followers; and that from Capernaum He entered, in their company, on a new phase
in His Work.
9. The following are, briefly, some of the considerations which determine the chronological order here adopted: (1.) This event could not have taken place after
the Sermon on the Mount, since then the twelve Apostles were already called, nor yet after the call of St. Matthew. (2) From the similes employed (about the
lilies of the field, &c.), the Sermon on the Mount seems to have taken
place in spring; this event in early autumn. On the other hand, the order in St. Mark exactly fits in, and also in the main agrees, with that in St. Luke, while, lastly, it exhibits the growing persecutions from Jerusalem, of which we have here the first traces.
10. This is ingeniously indicated in Professor Delitzsch's Entsteh. d. Kanon. Evang., although, in my view, the theory cannot be carried out in the full details attempted by the Professor. But such a general conception of the Gospel by St. Matthew is not only reasonable in itself, but explains his peculiar arrangement of events.
11. On the date of this feast comp. Appendix XV.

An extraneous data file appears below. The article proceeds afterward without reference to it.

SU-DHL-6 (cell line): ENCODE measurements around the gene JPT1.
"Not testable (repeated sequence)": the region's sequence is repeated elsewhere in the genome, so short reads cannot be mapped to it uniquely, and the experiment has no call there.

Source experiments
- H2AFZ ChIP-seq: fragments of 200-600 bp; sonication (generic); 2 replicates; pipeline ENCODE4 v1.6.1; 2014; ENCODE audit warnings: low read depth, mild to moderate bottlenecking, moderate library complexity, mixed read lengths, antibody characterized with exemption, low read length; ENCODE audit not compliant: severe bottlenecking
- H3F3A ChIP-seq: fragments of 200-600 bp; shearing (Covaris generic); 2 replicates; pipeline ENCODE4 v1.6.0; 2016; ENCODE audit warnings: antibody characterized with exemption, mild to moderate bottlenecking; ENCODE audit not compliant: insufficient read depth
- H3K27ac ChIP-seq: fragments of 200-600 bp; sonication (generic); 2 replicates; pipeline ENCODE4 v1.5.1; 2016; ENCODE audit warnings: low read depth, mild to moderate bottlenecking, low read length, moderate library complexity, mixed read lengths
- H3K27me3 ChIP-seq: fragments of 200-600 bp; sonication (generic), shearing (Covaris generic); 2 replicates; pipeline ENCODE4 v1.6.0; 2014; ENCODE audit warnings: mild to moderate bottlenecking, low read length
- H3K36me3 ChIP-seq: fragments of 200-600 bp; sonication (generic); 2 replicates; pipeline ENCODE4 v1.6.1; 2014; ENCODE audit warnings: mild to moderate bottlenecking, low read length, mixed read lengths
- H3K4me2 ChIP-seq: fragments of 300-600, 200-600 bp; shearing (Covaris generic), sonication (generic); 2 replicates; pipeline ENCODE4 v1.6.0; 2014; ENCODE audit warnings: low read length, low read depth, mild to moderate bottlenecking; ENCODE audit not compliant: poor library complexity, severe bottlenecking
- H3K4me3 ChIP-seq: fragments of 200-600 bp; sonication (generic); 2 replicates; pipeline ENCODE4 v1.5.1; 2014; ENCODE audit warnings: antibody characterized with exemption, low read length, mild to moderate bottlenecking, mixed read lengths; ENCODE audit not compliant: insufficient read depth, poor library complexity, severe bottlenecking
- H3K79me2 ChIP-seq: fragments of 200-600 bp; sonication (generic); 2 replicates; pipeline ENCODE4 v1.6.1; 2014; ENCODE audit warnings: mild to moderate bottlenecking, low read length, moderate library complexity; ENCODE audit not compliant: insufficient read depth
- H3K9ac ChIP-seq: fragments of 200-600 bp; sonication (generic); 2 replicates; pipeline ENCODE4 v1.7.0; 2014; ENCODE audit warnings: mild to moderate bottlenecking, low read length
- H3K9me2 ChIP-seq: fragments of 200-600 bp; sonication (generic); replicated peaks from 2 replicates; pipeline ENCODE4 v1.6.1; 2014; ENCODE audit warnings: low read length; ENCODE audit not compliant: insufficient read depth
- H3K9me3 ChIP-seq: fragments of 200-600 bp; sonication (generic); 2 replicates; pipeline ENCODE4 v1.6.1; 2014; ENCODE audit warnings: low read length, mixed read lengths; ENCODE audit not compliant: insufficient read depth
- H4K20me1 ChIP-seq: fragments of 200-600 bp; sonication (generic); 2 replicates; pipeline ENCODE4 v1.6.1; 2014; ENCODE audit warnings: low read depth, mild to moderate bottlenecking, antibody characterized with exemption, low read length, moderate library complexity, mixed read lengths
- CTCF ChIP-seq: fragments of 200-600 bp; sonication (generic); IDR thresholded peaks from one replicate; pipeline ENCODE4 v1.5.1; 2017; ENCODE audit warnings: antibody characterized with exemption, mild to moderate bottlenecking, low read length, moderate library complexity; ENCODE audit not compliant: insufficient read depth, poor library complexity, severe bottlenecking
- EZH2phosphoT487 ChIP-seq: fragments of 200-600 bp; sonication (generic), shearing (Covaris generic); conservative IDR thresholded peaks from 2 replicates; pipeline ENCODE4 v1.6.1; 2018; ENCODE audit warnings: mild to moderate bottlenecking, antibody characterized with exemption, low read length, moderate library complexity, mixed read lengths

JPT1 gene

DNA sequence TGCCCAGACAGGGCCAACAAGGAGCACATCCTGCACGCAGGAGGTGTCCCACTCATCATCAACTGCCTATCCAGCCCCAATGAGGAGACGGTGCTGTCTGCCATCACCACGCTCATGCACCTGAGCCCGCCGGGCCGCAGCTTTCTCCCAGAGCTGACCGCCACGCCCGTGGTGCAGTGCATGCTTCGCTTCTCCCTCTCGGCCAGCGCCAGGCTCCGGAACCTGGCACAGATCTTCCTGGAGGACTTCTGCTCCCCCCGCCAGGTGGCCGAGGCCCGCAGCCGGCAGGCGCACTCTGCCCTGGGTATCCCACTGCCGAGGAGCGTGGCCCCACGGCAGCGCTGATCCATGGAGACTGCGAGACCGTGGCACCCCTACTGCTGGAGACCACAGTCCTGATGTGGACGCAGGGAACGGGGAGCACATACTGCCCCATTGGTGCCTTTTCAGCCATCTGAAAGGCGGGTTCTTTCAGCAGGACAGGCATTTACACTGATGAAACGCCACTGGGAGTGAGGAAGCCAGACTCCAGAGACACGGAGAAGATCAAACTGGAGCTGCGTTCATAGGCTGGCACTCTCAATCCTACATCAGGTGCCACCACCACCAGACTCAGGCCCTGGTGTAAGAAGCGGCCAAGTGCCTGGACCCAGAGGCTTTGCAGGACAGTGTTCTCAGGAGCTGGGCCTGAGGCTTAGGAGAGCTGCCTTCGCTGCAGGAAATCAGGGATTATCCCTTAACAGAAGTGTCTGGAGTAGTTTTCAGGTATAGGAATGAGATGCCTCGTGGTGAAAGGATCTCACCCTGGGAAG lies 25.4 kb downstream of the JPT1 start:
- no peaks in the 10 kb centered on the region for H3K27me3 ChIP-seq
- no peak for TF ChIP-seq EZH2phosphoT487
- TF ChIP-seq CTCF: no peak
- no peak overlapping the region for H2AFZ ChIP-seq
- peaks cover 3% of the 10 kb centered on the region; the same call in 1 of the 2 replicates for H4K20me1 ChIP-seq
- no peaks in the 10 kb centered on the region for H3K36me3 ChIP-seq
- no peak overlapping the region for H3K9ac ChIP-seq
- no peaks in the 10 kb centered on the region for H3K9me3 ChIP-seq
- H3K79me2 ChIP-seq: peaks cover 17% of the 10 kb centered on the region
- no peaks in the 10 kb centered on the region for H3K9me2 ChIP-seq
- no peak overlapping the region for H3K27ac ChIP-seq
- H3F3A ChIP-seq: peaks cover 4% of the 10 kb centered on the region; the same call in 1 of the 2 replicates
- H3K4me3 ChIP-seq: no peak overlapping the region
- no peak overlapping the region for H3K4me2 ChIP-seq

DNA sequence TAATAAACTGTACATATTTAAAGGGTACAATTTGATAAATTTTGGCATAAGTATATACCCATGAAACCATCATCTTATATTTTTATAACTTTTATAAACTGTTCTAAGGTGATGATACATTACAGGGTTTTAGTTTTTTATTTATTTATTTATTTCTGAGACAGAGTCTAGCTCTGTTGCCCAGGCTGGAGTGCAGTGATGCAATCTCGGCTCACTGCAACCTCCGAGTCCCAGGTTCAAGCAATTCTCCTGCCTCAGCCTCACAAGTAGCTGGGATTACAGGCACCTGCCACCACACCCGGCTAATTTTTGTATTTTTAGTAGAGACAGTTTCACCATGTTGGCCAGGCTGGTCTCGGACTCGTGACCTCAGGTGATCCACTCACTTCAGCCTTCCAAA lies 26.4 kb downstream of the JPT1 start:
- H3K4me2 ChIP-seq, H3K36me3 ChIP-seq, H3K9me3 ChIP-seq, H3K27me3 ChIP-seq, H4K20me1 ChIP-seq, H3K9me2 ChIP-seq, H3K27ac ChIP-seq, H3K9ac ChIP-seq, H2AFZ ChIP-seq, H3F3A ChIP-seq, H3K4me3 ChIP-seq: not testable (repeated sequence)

Significantly, His Work began where that of the Rabbis, we had
almost said of the Old Testament saints, ended. Whatever remedies, medical,
magical, or sympathetic, Rabbinic writings may indicate for various kinds of
disease, leprosy is not included in the catalogue. They left aside what even
the Old Testament marked as moral death, by enjoining those so stricken to
avoid all contact with the living, and even to bear the appearance of mourners.
As the leper passed by, his clothes rent, his hair dishevelled,12
and the lower part of his face and his upper lip covered,13
it was as one going to death who reads his own burial-service, while the mournful
words, 'Unclean! Unclean!' which he uttered, proclaimed that his was both
living and moral death. Again, the Old Testament, and even Rabbinism, took, in
the measures prescribed in leprosy, primarily a moral, or rather a ritual, and
only secondarily a sanitary, view of the case. The isolation already indicated,
which banished lepers from all intercourse except with those similarly
forebade their entering not only the Temple or Jerusalem, but any walled city,15
could not have been merely prompted by the wish to prevent infection. For all
the laws in regard to leprosy are expressly stated not to have application in
the case of heathens, proselytes before their conversion, and even of
Israelites on their birth.16
The same inference must also be drawn from the circumstance, that the priestly
examination and subsequent isolation of the leper were not to commence during
the marriage-week, or on festive days,17
since, evidently, infection would have been most likely to spread in such
12. From this women were excepted, Sot. iii. 8.
13. Lev. xiii. 45.
14. They were not allowed to hold intercourse with persons under other defilement than leprosy, Pes. 67 a.